|Publication number||US4489122 A|
|Application number||US 06/416,217|
|Publication date||Dec 18, 1984|
|Filing date||Oct 13, 1982|
|Priority date||Oct 13, 1982|
|Publication number||06416217, 416217, US 4489122 A, US 4489122A, US-A-4489122, US4489122 A, US4489122A|
|Inventors||Marvin R. Kammin, Terrance J. Russell|
|Original Assignee||Minnesota Mining And Manufacturing Company|
|Export Citation||BiBTeX, EndNote, RefMan|
|Patent Citations (5), Referenced by (21), Classifications (17), Legal Events (5)|
|External Links: USPTO, USPTO Assignment, Espacenet|
The invention relates to the production of transparencies which may be utilized in visual presentations wherein images are commonly projected with magnification onto a screen for the simultaneous viewing by a plurality of observers. More particularly, the invention relates to a coating which can be applied to a transparent polymeric film base which is to be imaged by means of an electrostatic printing technique, such as xerography.
At present, xerographic copiers which use plain paper for reproduction of images from a master generally employ a dry powder, called "toner" to form the image. There is a special class of plain paper copiers, called "liquid toner copiers" which use a suspension of toner in a liquid, such as deodorized kerosene, but they are not included in the scope of this invention.
As is well known, transfer electrostatic copying commonly involves imparting a uniform electrostatic charge, either positive or negative, depending on the specific machine under consideration, to a photoconducting surface which will hold a charge only in the dark, such as a selenium coated drum. This may be accomplished by passing the drum under a series of corona-discharge wires in the dark. The photoconducting surface is then exposed through a lens system to a document or article bearing the image which is to be formed. In areas where light strikes the photoconducting surface the charge is dissipated and flows off through a conducting support to ground, with the electrostatic charge remaining largely intact in the image areas. Next, oppositely charged toner powder comprising a pigmented thermoplastic resin is brought into contact with the photoconducting surface and clings by electrostatic attraction to the charged areas of the surface. A sheet which is to receive the image is placed over the powder image, and is given a charge, such as by use of corona-discharge wires. As a result, a large portion of the charged powder on the photoconducting surface is transferred to the sheet. Finally, the toner is fused to the sheet by application of heat, pressure, or a combination of both.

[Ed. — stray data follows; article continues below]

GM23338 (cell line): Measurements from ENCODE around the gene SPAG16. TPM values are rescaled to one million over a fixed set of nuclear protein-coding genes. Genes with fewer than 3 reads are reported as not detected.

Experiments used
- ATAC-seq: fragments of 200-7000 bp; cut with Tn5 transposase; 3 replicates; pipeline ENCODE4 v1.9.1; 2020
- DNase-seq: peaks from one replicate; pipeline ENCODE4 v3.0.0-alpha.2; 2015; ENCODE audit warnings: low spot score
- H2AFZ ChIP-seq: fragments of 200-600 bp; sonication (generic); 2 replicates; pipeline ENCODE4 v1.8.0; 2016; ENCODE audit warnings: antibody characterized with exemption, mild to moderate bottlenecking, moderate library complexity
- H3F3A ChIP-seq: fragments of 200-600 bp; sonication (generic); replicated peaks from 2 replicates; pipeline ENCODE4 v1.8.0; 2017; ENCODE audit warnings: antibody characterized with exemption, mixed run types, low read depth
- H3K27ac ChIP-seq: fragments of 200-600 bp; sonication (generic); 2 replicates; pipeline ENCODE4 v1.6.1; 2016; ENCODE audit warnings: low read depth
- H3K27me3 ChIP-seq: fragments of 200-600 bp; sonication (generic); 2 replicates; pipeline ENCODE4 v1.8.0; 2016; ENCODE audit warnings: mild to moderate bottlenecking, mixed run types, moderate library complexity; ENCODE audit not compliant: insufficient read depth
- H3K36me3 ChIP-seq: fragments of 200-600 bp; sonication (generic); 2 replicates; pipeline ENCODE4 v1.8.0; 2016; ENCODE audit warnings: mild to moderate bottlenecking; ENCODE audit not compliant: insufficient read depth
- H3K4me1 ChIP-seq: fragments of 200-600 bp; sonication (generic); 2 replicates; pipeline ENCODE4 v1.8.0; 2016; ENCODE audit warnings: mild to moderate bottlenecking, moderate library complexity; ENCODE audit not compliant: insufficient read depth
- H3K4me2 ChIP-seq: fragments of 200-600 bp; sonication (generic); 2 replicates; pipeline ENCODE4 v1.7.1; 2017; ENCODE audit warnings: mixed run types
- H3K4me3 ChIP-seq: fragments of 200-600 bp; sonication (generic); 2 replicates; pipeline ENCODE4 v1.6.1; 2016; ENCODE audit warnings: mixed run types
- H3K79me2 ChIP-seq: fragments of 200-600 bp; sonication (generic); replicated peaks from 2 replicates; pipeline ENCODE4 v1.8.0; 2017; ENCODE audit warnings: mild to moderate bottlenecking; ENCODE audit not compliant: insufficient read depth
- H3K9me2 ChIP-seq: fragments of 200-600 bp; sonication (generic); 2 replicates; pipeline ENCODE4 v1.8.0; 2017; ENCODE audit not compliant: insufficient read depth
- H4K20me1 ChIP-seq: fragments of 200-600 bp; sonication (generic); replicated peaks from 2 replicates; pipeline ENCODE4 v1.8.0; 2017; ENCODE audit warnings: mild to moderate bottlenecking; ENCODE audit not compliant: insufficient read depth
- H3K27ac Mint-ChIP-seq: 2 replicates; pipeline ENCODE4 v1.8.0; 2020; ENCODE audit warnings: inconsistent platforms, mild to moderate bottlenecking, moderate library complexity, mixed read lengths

The toner powder is generally comprised of a polymeric resin, a pigment, and various additives to control the surface charge and other characteristics necessary for reliable operation. The most common method of fusing the toner to the copy sheet is to heat it, either with lamps or heated rolls. Heated rolls combine heat and pressure, thus reducing the amount of heat needed. Cold pressure fusing, which uses no heat and very high pressures, may also be used.
When toner is fused to paper with cold pressure fusing, the crush rolls press the toner into the pores of the paper, with the result that mechanical, as well as adhesive, bonding occurs. The pores operate to increase the area available for adhesive bonding and to make the sheet more pliable to allow greater intimacy of contact. Moreover, because most of the toner ends up below the surface of the paper, it is protected from scratching by the structure of the paper itself.
When toner is fused to polymeric film with cold pressure fusing, fusing depends primarily on surface adhesion, with little or no mechanical anchoring and with no penetration of the film surface, because the film is not porous and is not as deformable as paper. The lack of deformability of the film surface is a major barrier to the intimate contact between toner and film, which is necessary for good adhesion.